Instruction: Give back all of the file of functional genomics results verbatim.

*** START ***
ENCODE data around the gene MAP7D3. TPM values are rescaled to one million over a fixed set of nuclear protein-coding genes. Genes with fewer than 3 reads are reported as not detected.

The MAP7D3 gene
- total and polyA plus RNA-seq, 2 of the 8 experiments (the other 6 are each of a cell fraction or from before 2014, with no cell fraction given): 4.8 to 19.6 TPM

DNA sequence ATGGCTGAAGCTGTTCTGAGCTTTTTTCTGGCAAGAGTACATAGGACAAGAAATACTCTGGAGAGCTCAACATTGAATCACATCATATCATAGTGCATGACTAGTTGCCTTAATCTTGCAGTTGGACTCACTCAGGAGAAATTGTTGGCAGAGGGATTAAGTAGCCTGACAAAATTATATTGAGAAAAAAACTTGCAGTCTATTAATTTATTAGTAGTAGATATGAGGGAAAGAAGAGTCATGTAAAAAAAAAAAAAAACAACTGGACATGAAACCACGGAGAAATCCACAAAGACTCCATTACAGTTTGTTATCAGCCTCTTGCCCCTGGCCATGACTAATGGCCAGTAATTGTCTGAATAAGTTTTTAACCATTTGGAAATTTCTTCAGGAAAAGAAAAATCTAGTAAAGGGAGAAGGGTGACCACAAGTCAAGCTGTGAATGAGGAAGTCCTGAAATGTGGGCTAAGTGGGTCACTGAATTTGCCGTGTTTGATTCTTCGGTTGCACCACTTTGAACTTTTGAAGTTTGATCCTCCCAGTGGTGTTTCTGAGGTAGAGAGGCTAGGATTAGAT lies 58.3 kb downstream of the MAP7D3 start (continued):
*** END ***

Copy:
ENCODE data around the gene MAP7D3. TPM values are rescaled to one million over a fixed set of nuclear protein-coding genes. Genes with fewer than 3 reads are reported as not detected.

The MAP7D3 gene
- total and polyA plus RNA-seq, 2 of the 8 experiments (the other 6 are each of a cell fraction or from before 2014, with no cell fraction given): 4.8 to 19.6 TPM

DNA sequence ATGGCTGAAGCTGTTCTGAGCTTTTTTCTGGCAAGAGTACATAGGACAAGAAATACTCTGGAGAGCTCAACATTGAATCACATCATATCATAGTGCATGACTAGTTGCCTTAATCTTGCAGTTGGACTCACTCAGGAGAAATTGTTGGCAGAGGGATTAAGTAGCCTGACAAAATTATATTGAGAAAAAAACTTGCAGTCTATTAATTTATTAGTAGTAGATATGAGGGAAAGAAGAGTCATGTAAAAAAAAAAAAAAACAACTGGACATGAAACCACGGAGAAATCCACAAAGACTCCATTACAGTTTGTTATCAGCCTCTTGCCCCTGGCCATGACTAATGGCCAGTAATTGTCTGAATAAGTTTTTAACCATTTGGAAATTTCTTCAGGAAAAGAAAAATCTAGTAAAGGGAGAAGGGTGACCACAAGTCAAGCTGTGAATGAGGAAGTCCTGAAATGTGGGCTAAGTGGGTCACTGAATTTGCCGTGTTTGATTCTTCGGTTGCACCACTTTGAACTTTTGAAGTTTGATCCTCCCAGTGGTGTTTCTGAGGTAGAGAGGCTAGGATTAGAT lies 58.3 kb downstream of the MAP7D3 start (continued):